Later that same year, I heard a guy in my gym class talking about how to decide which of the two girls who liked him he was going to invite to the dance. It would be the one who would sleep with him, or, as he said, would let him “fuck the shit out of her” and “fuck her brains out.” These were phrases I’d heard so often I’d become numb to their meaning. They only stood out to me because they were said out loud on the soccer field instead of sotto voce at a party.
In my ninth-grade algebra class, one of the students made lewd, sexually suggestive drawings of our math teacher, a woman, and passed them around the room for us to see. Too many of us laughed along with him—that’s probably how he got caught. Our teacher stood over him and shook the paper, chastising him. He started to cry, right there in his seat. He wasn’t used to getting caught.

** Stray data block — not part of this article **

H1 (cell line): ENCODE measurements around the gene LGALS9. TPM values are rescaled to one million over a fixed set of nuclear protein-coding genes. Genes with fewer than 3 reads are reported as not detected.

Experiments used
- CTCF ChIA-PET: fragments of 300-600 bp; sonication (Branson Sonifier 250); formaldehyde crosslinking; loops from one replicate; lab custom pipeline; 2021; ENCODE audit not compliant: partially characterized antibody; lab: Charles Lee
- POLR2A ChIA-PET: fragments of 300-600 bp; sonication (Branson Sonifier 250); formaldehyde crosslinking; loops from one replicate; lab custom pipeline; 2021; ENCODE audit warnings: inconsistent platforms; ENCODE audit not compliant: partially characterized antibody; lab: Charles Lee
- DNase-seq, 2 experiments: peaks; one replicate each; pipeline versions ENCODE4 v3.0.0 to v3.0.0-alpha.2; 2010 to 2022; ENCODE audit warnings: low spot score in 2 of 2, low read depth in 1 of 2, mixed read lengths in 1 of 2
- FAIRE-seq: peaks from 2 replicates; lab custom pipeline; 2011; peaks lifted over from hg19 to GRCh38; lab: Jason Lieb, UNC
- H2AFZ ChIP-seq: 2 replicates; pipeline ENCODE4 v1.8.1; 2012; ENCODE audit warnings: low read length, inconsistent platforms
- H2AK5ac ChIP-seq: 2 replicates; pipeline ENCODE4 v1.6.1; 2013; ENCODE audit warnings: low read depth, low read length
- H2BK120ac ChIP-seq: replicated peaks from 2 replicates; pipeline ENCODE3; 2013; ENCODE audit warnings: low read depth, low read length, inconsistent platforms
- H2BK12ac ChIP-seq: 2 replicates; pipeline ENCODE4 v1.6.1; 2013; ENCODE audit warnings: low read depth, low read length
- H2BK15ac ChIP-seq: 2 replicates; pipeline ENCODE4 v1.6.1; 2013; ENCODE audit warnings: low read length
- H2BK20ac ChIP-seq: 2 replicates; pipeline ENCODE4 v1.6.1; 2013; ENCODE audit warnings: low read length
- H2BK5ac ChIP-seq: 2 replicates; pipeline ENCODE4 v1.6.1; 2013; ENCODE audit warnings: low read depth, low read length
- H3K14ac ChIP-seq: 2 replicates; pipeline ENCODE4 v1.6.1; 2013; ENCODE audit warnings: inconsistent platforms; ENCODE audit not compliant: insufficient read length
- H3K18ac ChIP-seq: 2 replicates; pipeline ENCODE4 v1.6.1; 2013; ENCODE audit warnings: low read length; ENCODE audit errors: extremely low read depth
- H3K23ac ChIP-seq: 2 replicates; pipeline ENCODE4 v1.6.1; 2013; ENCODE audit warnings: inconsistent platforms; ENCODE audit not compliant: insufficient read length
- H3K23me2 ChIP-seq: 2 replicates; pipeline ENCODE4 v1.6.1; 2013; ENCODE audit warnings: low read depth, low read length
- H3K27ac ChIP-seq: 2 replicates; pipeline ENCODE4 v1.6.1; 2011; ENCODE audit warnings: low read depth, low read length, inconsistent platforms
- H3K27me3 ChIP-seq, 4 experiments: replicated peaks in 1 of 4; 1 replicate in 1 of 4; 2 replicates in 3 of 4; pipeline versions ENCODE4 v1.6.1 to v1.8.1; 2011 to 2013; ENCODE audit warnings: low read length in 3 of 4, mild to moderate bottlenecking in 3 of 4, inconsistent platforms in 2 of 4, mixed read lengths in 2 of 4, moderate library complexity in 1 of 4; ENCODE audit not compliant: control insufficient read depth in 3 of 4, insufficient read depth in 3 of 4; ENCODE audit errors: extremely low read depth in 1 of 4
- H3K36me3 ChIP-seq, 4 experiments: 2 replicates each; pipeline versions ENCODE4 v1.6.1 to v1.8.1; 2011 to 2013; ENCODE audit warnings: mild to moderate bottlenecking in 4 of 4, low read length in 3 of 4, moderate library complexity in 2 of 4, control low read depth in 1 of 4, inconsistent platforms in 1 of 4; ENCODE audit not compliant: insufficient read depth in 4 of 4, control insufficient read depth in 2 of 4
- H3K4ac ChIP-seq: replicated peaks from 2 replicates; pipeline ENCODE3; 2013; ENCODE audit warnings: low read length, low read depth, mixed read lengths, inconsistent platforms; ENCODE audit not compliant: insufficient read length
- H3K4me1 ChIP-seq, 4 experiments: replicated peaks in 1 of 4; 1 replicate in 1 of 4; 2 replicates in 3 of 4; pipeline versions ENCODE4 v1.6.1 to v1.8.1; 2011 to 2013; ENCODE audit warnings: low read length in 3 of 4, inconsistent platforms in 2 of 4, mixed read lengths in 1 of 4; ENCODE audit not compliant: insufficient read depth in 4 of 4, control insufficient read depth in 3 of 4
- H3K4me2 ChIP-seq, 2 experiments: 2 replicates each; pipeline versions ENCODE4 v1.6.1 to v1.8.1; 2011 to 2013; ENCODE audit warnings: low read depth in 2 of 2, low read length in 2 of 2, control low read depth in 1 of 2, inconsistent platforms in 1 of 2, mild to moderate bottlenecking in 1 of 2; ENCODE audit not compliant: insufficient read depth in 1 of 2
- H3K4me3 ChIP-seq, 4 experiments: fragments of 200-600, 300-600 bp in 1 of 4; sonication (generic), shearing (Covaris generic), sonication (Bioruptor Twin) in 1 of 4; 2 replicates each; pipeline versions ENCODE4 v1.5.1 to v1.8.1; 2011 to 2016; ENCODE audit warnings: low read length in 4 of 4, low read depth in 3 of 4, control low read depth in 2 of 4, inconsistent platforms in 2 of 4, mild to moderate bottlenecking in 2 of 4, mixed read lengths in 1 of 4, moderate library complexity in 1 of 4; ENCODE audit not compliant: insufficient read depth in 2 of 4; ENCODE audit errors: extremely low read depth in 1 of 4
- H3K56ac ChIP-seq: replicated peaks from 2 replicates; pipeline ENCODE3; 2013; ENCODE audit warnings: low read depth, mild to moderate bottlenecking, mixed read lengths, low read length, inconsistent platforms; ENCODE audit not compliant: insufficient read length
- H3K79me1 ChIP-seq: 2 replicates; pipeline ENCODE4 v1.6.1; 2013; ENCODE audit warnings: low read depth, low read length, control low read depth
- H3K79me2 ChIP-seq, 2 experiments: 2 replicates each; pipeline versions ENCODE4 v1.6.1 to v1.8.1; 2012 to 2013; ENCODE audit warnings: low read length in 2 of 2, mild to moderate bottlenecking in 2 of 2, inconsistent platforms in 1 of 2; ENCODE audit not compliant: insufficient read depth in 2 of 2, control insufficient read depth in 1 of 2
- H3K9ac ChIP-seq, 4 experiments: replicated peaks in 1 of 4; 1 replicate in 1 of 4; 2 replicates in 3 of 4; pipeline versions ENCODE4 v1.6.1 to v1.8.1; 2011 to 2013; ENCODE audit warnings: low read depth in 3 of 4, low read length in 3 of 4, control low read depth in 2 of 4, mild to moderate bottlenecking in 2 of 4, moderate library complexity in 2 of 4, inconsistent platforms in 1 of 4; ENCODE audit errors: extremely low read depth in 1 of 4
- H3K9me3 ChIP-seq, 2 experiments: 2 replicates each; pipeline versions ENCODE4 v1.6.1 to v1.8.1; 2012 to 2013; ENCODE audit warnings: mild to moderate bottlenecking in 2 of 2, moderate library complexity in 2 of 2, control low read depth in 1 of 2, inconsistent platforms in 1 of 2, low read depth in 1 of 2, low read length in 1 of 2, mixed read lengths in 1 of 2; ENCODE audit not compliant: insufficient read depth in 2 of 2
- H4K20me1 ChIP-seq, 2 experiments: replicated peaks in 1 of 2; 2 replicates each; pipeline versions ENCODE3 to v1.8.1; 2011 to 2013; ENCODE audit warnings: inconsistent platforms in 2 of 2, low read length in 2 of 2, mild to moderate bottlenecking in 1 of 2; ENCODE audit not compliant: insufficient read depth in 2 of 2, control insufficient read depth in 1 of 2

We were in ninth grade. We were 14 years old. We didn’t know what we were talking about. It was only “boys being boys.” But it was also boys being deeply misogynistic. If this is how we spoke about girls behind their back, how did we think about them later, when they sat next to us at the dance? How men talk about women affects the way men see and relate to women. Violent language can lead to violent action. Just because no women overheard our conversation on the soccer field doesn’t mean that conversation was harmless. We just didn’t have to experience any kind of accountability for the harm it could cause. But cultures of misogyny do have consequences.